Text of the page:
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dc.contributor.authorBeatty, John
dc.date.accessioned2020-04-15T20:30:37Z
dc.date.available2020-04-15T20:30:37Z
dc.date.issued2020-03-19
dc.identifier10.1080/0270319X.2020.1738198
dc.identifier.citation39 Legal Ref. Servs. Q. 56 (2020)
dc.identifier.issn1540-949X
dc.identifier.urihttp://hdl.handle.net/10477/81767
dc.description.abstractTraditional citation sources, such as Web of Science, index limited numbers of law journals. Consequently, although not designed for generating scholarship citation metrics, many law scholarship citation studies use law-specific databases like Westlaw or LexisNexis to gather citations. This article compares citation metrics derived from Web of Science and Westlaw to metrics derived from Google Scholar and HeinOnline’s citation tools. The study finds that HeinOnline and Westlaw generate higher metrics than Web of Science, and Google Scholar generates higher metrics than both. However, metrics from all four sources are highly correlated, so rankings generated from any may be very similar.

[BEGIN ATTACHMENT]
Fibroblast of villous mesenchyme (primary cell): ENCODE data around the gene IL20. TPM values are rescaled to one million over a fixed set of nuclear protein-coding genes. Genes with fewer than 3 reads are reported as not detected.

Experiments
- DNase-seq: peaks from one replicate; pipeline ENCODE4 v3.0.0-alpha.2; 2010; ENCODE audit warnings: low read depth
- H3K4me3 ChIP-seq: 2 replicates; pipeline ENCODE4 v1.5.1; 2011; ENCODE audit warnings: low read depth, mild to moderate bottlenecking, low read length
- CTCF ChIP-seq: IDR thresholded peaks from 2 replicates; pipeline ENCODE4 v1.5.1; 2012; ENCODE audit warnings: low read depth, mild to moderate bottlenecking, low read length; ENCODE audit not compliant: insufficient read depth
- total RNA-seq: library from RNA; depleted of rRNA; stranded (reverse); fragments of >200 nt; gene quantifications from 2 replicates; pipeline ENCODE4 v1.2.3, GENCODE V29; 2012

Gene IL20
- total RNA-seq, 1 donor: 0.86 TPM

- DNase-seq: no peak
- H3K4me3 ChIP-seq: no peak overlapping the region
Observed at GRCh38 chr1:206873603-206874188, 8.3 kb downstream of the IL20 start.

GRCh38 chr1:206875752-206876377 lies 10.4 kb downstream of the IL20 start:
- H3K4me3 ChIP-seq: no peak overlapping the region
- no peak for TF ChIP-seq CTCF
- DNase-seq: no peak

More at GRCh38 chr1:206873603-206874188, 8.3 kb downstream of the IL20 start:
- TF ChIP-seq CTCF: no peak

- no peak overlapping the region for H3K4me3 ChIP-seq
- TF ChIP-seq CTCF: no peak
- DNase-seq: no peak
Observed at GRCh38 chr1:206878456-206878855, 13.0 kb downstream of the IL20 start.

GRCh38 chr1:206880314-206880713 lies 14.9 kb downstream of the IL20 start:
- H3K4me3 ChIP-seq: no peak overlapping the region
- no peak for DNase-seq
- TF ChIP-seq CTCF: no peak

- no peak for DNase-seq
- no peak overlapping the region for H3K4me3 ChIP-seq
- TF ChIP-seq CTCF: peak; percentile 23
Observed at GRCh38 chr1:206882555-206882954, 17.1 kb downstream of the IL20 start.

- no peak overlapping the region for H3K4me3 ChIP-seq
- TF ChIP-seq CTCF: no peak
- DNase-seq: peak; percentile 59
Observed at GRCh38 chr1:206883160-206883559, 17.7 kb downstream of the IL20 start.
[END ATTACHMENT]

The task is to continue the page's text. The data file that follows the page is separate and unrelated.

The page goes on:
dc.language.isoen
dc.publisherTaylor & Francis
dc.subjectcitation databases
dc.subjectrankings
dc.subjectcitation analysis
dc.subjectresearch metrics
dc.subjectbibliometrics
dc.subjectunique citations
dc.subjectcitation overlap
dc.subjecth-index
dc.titleCitation Databases for Legal Scholarship
dc.typeArticle
dc.typeText
dc.typePostprint


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